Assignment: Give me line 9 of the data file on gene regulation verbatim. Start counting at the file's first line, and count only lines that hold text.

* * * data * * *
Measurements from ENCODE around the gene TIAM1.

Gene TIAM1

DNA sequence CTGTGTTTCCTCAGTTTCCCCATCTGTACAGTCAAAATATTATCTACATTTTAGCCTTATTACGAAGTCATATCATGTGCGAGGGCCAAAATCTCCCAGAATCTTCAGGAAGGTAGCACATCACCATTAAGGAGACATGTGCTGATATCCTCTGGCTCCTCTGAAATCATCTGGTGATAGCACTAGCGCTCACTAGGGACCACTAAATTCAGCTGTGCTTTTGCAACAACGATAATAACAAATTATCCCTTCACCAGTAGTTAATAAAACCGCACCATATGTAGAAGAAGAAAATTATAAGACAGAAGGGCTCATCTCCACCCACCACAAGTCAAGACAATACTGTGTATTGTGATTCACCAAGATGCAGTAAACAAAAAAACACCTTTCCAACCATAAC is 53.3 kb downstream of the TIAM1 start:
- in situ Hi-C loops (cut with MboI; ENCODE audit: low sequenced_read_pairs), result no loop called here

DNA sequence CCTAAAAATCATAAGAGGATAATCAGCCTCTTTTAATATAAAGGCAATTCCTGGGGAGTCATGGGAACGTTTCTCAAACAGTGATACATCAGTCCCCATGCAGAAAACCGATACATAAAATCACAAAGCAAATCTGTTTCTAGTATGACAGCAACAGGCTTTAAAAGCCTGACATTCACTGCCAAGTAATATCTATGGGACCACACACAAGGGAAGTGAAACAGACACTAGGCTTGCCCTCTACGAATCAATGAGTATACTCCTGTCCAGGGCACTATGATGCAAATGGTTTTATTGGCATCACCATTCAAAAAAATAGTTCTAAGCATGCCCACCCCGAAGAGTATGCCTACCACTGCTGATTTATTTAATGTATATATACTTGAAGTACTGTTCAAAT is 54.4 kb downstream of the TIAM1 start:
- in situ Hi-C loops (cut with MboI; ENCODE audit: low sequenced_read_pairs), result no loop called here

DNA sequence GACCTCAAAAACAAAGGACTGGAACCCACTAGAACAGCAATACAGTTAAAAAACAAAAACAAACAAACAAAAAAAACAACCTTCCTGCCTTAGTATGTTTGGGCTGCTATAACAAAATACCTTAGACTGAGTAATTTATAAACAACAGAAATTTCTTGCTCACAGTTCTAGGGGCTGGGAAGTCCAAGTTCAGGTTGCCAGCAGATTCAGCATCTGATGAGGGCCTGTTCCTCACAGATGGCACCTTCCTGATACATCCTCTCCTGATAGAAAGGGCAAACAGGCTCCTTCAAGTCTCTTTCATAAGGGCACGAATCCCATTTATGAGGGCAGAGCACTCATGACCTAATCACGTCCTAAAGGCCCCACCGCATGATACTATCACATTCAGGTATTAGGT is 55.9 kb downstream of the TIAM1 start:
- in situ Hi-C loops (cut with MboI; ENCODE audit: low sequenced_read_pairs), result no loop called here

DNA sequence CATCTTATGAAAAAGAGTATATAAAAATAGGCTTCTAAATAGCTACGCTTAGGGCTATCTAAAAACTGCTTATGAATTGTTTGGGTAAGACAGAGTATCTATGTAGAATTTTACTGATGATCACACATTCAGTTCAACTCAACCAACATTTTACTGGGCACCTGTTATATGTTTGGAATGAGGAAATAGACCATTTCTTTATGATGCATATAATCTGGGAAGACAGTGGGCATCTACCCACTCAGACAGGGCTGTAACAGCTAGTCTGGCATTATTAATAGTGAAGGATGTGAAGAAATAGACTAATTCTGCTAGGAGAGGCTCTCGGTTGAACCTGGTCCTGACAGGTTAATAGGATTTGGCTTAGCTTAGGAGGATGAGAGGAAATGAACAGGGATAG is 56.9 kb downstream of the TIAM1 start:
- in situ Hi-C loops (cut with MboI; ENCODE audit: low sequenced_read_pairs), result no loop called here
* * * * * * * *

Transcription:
DNA sequence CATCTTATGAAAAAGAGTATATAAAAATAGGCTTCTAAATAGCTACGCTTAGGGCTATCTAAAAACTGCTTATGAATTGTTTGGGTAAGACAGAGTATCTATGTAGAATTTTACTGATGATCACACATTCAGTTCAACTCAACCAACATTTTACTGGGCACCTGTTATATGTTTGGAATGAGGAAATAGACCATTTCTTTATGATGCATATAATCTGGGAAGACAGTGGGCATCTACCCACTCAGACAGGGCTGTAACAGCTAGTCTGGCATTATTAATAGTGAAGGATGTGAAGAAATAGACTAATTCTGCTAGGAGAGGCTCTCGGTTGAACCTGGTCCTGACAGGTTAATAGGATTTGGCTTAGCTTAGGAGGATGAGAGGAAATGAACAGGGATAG is 56.9 kb downstream of the TIAM1 start: